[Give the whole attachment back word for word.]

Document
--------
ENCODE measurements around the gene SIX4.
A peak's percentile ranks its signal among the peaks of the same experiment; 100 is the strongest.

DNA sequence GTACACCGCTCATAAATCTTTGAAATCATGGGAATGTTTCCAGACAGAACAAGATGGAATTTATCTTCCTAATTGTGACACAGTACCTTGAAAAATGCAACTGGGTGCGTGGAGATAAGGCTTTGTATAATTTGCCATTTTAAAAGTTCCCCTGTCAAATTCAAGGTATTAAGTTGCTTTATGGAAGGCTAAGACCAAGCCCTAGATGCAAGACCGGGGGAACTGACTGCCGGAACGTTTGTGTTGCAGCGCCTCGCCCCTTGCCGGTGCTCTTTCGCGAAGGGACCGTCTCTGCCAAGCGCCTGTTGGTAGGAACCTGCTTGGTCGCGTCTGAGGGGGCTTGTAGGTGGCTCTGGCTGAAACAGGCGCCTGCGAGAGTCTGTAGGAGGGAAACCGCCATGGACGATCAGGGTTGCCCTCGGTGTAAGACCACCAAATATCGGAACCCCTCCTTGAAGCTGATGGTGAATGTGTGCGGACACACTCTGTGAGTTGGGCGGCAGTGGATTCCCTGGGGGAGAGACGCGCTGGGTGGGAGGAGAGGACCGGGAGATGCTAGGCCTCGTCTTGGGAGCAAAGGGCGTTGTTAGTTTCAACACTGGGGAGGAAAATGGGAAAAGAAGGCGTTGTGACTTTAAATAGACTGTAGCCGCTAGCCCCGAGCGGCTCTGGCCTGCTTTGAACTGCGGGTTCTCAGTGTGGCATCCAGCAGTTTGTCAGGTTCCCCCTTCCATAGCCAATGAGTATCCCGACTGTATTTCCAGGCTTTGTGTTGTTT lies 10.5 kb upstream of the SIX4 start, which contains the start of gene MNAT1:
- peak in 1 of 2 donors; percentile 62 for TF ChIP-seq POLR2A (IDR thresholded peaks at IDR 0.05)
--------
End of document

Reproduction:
ENCODE measurements around the gene SIX4.
A peak's percentile ranks its signal among the peaks of the same experiment; 100 is the strongest.

DNA sequence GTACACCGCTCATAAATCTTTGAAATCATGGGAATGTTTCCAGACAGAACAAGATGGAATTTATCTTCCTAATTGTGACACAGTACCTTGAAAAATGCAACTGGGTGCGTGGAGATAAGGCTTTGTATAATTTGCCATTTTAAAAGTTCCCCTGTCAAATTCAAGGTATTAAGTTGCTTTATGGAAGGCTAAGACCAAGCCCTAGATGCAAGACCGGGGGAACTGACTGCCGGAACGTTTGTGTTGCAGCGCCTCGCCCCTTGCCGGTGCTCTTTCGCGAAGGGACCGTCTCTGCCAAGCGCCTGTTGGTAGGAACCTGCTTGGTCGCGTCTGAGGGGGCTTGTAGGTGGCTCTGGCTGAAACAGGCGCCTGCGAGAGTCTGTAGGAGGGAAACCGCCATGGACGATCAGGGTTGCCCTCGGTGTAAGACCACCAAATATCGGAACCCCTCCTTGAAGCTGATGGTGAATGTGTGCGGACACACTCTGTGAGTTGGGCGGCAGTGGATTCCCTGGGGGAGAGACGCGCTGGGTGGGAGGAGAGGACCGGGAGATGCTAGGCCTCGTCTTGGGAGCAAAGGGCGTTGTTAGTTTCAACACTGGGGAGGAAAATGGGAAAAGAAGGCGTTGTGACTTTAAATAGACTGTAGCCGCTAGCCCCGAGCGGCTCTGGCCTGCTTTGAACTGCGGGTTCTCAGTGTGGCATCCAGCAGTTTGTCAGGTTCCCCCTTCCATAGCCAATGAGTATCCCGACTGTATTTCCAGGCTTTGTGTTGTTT lies 10.5 kb upstream of the SIX4 start, which contains the start of gene MNAT1:
- peak in 1 of 2 donors; percentile 62 for TF ChIP-seq POLR2A (IDR thresholded peaks at IDR 0.05)